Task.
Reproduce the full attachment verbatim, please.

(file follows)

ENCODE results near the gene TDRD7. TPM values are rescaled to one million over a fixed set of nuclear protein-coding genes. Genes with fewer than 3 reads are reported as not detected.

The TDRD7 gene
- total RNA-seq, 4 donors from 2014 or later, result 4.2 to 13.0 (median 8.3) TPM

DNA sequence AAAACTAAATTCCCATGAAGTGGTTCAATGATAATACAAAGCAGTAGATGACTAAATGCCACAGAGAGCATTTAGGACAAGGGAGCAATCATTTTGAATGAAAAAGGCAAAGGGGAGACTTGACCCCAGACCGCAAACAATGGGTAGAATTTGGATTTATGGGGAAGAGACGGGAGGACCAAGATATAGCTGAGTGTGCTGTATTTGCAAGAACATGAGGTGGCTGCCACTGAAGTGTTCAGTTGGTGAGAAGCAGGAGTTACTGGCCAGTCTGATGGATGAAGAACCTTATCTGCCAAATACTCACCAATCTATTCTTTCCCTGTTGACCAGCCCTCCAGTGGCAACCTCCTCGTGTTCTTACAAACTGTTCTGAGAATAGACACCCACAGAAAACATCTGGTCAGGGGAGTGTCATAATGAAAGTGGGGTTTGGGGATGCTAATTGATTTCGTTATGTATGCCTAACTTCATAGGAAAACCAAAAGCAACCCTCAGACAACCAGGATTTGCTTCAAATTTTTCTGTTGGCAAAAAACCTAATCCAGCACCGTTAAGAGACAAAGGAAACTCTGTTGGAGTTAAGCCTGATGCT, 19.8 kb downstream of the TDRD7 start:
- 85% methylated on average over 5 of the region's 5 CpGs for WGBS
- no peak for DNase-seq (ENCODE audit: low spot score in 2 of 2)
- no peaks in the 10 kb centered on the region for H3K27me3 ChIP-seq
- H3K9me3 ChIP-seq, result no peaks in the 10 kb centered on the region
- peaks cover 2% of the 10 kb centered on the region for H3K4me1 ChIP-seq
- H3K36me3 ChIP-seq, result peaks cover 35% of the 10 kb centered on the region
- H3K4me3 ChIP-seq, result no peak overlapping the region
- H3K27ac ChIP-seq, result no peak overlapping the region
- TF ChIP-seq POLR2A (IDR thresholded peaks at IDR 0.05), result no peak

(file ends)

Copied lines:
ENCODE results near the gene TDRD7. TPM values are rescaled to one million over a fixed set of nuclear protein-coding genes. Genes with fewer than 3 reads are reported as not detected.

The TDRD7 gene
- total RNA-seq, 4 donors from 2014 or later, result 4.2 to 13.0 (median 8.3) TPM

DNA sequence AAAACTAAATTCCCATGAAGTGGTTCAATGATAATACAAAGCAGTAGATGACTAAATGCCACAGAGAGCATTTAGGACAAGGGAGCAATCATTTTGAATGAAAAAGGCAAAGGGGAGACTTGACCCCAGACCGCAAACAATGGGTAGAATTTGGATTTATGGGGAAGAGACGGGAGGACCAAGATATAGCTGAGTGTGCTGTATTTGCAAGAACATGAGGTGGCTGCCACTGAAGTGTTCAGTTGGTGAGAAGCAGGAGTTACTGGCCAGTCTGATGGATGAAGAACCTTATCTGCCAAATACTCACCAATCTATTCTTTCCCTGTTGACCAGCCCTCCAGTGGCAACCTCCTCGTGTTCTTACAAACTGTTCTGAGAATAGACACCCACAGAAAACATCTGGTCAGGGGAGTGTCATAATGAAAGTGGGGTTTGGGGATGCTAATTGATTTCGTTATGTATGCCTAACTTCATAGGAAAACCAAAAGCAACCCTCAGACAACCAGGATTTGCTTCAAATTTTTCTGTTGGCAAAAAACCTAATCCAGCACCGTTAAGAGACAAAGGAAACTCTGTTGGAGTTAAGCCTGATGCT, 19.8 kb downstream of the TDRD7 start:
- 85% methylated on average over 5 of the region's 5 CpGs for WGBS
- no peak for DNase-seq (ENCODE audit: low spot score in 2 of 2)
- no peaks in the 10 kb centered on the region for H3K27me3 ChIP-seq
- H3K9me3 ChIP-seq, result no peaks in the 10 kb centered on the region
- peaks cover 2% of the 10 kb centered on the region for H3K4me1 ChIP-seq
- H3K36me3 ChIP-seq, result peaks cover 35% of the 10 kb centered on the region
- H3K4me3 ChIP-seq, result no peak overlapping the region
- H3K27ac ChIP-seq, result no peak overlapping the region
- TF ChIP-seq POLR2A (IDR thresholded peaks at IDR 0.05), result no peak